Robert Sietsema at Potlikker; Tejal Rao at Jezebel


Robert Sietsema says that the food at Potlikker has an improvised quality and that the dishes come out a bit inconsistent: “My biggest complaint is that there’s no actual potlikker on the menu, as the name of the place promises. Swabbed with a savory version of the Dutch pancake, and sided with plenty of bacon, it just might become your favorite breakfast, lunch, and dinner all rolled into one.”

Tejal Rao checks out Jezebel, a kosher restaurant in Soho. Both the kitchen and bar are dairy-free and under rabbinical supervision: “The food can be good at Jezebel, but more often it is sloppy…a greasy Cornish hen ($32) was served with the washed-out vegetables you push around hopelessly at a wedding banquet, wishing you were drunk enough to dance.”

Pete Wells awards two stars to Governor in Dumbo: “For better and sometimes for worse, Mr. McDonald treats familiarity as if it were an enemy to be conquered. What comes to the table may take a little decoding. What are these white noodles under a bright yellow dust? Celery root, shaved into ribbons wide as pappardelle and blanched just until they fold softly over themselves.”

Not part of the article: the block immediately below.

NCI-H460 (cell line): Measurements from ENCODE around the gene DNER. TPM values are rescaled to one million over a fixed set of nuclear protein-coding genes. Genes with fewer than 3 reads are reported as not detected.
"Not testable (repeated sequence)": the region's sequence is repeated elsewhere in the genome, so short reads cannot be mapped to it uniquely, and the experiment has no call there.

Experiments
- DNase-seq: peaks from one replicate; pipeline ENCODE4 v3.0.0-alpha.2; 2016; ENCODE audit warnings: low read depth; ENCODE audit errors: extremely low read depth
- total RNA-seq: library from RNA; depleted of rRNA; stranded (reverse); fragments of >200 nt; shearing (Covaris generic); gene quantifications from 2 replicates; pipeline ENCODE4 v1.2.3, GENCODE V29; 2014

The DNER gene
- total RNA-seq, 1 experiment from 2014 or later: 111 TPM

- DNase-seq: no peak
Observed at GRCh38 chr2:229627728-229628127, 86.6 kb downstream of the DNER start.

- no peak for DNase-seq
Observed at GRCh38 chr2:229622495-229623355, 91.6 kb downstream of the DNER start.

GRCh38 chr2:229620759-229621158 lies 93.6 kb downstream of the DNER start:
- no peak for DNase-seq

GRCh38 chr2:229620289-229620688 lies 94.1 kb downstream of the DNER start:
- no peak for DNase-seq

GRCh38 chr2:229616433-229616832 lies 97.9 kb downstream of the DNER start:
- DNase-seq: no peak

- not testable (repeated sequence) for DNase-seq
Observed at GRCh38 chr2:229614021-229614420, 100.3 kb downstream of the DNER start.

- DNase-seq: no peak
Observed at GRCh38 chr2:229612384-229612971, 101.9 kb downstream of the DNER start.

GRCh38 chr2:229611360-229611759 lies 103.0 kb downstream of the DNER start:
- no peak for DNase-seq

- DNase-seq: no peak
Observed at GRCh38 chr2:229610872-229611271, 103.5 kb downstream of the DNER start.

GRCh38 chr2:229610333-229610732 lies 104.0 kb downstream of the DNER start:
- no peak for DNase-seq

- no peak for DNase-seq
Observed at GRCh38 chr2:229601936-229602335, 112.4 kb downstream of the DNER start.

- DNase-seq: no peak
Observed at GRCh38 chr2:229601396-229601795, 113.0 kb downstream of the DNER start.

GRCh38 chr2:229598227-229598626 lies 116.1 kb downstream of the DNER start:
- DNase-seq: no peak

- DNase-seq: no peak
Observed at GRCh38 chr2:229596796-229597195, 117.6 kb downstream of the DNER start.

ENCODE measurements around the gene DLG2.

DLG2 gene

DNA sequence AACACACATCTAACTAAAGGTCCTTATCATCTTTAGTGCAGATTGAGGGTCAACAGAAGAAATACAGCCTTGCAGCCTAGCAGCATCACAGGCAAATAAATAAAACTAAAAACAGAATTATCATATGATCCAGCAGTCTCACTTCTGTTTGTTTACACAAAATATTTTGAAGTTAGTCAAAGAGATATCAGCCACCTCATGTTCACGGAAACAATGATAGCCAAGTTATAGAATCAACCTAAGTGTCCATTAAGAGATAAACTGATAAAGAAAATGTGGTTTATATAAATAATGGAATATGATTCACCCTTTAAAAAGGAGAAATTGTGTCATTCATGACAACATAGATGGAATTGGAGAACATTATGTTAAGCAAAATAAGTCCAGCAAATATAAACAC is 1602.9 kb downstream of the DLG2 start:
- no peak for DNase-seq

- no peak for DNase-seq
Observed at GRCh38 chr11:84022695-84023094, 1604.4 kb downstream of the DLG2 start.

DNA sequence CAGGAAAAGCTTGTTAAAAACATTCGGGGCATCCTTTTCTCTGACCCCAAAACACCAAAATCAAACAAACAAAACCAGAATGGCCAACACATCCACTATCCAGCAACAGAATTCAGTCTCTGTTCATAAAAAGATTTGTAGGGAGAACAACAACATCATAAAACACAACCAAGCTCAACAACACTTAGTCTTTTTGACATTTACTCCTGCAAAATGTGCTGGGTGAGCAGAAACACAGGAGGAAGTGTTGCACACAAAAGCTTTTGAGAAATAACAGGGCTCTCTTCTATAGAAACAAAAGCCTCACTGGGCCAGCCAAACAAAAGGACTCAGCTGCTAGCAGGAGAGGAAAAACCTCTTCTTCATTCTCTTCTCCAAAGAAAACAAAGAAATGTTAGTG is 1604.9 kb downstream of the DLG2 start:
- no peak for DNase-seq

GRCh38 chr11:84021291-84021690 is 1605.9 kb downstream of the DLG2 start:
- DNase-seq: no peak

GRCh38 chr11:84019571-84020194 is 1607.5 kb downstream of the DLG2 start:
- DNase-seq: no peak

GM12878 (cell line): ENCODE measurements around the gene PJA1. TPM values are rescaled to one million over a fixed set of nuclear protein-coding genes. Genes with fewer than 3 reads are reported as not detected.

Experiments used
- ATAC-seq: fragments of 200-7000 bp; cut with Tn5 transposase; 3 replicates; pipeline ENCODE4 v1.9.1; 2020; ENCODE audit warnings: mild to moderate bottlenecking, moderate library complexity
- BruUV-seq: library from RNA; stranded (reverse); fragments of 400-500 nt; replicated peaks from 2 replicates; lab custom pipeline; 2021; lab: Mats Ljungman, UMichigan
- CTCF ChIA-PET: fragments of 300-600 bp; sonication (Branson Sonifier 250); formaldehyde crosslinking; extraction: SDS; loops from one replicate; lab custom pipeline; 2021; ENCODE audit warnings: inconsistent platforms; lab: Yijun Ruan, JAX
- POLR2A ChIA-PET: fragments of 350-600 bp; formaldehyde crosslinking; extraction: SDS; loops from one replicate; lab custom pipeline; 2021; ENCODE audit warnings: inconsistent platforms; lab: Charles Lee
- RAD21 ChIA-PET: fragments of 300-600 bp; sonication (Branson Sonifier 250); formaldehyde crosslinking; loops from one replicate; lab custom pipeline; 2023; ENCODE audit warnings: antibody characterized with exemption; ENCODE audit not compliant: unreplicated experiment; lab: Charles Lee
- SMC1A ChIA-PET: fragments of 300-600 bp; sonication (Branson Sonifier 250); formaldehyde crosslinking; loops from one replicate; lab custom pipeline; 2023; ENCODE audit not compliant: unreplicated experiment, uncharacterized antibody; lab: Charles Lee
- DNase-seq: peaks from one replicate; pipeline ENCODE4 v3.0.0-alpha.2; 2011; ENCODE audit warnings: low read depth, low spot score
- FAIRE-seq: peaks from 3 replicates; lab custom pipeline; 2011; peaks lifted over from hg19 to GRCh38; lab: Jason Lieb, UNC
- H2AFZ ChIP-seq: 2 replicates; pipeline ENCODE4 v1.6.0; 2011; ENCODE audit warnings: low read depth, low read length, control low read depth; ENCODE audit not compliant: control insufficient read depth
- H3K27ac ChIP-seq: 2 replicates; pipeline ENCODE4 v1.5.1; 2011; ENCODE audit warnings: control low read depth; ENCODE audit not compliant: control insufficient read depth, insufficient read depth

Adam Platt pays a visit to Battersby, where he is pleasantly surprised. There are only 15 dishes on the menu and although the ingredients were often the same, most of the recipes were unique each time: “This kind of spontaneous, high-wire, seasonal cooking can tip easily into the realm of parody, especially in this haute-forager, locavore-obsessed era. But in their small, unpretentious room, surrounded by merry eaters from the neighborhood, Ogrodnek and Stern manage to make you feel like you’re a guest at a festive pop-up dining club or their own semi-private party.”

Steve Cuozzo really does not like Mihoko’s 21 Grams, a sushi-French fusion restaurant. He says the service is horrible and the food is inconsistent: “For every successful dish there was a correspondingly awful one. Cold corn velouté with cooked langoustine evoked summer bliss. Chawan mushi with snap peas, a strained fusion effort, registered as thick pea soup with barely perceptible custard.”

Jay Cheshes gives three stars out of five to Mile End Sandwich: “And even a Buffalo expat would fall for Mile End’s Roast Beef on Weck–a sandwich that’s like religion in western New York–served here with shaved Wagyu, showered in fresh horseradish, on a properly salt-crusted caraway roll.”

Ryan Sutton has a $300 meal at Gwynnett St.: “I recommend the bean curd (made without bean curd). Hilbert takes pureed pistachio and jiggles it up with gellan gum and kuzu starch. The result is a nutty, creamy, elegant “tofu.”

Michael Kaminer files in a report on Siro’s, where there is a lackluster menu with hefty price tags: “Not every restaurant exists to reinvent the wheel. There are customers who crave familiarity, and God bless places like Siro’s for coddling them. But there’s no excuse for lazily executed food when you’re charging top-shelf Manhattan prices.”

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